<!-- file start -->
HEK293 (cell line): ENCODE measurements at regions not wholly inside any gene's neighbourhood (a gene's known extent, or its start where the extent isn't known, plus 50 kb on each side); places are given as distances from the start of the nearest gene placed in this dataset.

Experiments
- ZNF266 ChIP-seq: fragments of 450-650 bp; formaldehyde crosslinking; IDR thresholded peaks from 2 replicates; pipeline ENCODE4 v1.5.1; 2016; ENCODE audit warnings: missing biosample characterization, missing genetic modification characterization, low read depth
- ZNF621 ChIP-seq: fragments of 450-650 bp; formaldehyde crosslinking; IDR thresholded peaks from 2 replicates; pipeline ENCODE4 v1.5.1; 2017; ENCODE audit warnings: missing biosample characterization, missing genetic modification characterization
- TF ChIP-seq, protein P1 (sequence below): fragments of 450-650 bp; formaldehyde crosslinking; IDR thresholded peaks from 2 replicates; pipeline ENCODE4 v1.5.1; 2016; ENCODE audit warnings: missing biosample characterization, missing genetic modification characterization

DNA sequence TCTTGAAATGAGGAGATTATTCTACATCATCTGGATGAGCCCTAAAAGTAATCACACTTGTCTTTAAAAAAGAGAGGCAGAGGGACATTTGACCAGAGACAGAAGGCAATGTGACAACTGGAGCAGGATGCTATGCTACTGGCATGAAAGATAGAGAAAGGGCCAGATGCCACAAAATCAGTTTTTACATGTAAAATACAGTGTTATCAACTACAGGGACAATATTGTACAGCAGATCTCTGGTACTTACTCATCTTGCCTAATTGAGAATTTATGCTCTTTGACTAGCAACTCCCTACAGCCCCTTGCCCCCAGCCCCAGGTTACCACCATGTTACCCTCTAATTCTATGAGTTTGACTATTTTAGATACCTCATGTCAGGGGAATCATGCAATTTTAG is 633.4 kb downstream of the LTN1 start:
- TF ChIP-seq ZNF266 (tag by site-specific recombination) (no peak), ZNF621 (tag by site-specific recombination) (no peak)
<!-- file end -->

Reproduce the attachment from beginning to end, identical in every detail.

HEK293 (cell line): ENCODE measurements at regions not wholly inside any gene's neighbourhood (a gene's known extent, or its start where the extent isn't known, plus 50 kb on each side); places are given as distances from the start of the nearest gene placed in this dataset.

Experiments
- ZNF266 ChIP-seq: fragments of 450-650 bp; formaldehyde crosslinking; IDR thresholded peaks from 2 replicates; pipeline ENCODE4 v1.5.1; 2016; ENCODE audit warnings: missing biosample characterization, missing genetic modification characterization, low read depth
- ZNF621 ChIP-seq: fragments of 450-650 bp; formaldehyde crosslinking; IDR thresholded peaks from 2 replicates; pipeline ENCODE4 v1.5.1; 2017; ENCODE audit warnings: missing biosample characterization, missing genetic modification characterization
- TF ChIP-seq, protein P1 (sequence below): fragments of 450-650 bp; formaldehyde crosslinking; IDR thresholded peaks from 2 replicates; pipeline ENCODE4 v1.5.1; 2016; ENCODE audit warnings: missing biosample characterization, missing genetic modification characterization

DNA sequence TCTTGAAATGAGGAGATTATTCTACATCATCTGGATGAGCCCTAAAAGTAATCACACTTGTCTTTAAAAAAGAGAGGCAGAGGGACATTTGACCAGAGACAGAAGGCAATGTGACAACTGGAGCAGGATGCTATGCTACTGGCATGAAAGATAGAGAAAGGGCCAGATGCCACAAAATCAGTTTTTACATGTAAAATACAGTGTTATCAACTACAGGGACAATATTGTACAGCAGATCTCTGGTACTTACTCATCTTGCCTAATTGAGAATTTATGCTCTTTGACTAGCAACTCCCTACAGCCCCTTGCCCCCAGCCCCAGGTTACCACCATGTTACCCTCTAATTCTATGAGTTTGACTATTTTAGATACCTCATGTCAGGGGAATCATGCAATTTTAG is 633.4 kb downstream of the LTN1 start:
- TF ChIP-seq ZNF266 (tag by site-specific recombination) (no peak), ZNF621 (tag by site-specific recombination) (no peak)